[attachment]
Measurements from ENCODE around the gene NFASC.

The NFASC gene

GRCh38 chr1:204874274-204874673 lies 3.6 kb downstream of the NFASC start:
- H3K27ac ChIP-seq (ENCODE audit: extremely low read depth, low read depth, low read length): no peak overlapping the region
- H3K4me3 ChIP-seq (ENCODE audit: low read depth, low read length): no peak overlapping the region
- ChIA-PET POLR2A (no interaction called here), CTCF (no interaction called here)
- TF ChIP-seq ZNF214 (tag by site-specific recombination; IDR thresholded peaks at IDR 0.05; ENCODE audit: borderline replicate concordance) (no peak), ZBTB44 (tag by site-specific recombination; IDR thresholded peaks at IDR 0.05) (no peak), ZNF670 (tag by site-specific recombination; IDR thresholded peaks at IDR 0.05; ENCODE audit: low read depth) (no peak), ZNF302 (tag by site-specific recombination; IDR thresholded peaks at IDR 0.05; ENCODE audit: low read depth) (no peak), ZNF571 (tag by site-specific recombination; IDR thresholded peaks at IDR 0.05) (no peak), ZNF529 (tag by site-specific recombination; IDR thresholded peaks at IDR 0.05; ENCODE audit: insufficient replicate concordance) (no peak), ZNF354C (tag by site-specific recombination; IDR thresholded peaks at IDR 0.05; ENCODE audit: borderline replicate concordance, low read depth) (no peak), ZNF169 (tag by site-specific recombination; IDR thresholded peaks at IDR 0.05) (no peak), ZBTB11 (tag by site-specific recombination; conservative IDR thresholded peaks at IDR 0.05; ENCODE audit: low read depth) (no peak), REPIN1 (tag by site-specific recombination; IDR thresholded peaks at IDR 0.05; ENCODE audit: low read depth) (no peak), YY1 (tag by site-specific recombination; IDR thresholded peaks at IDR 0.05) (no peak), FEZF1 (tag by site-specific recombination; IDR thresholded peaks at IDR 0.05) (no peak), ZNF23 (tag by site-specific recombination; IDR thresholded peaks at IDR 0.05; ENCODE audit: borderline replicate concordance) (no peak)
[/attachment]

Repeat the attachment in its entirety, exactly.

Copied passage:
Measurements from ENCODE around the gene NFASC.

The NFASC gene

GRCh38 chr1:204874274-204874673 lies 3.6 kb downstream of the NFASC start:
- H3K27ac ChIP-seq (ENCODE audit: extremely low read depth, low read depth, low read length): no peak overlapping the region
- H3K4me3 ChIP-seq (ENCODE audit: low read depth, low read length): no peak overlapping the region
- ChIA-PET POLR2A (no interaction called here), CTCF (no interaction called here)
- TF ChIP-seq ZNF214 (tag by site-specific recombination; IDR thresholded peaks at IDR 0.05; ENCODE audit: borderline replicate concordance) (no peak), ZBTB44 (tag by site-specific recombination; IDR thresholded peaks at IDR 0.05) (no peak), ZNF670 (tag by site-specific recombination; IDR thresholded peaks at IDR 0.05; ENCODE audit: low read depth) (no peak), ZNF302 (tag by site-specific recombination; IDR thresholded peaks at IDR 0.05; ENCODE audit: low read depth) (no peak), ZNF571 (tag by site-specific recombination; IDR thresholded peaks at IDR 0.05) (no peak), ZNF529 (tag by site-specific recombination; IDR thresholded peaks at IDR 0.05; ENCODE audit: insufficient replicate concordance) (no peak), ZNF354C (tag by site-specific recombination; IDR thresholded peaks at IDR 0.05; ENCODE audit: borderline replicate concordance, low read depth) (no peak), ZNF169 (tag by site-specific recombination; IDR thresholded peaks at IDR 0.05) (no peak), ZBTB11 (tag by site-specific recombination; conservative IDR thresholded peaks at IDR 0.05; ENCODE audit: low read depth) (no peak), REPIN1 (tag by site-specific recombination; IDR thresholded peaks at IDR 0.05; ENCODE audit: low read depth) (no peak), YY1 (tag by site-specific recombination; IDR thresholded peaks at IDR 0.05) (no peak), FEZF1 (tag by site-specific recombination; IDR thresholded peaks at IDR 0.05) (no peak), ZNF23 (tag by site-specific recombination; IDR thresholded peaks at IDR 0.05; ENCODE audit: borderline replicate concordance) (no peak)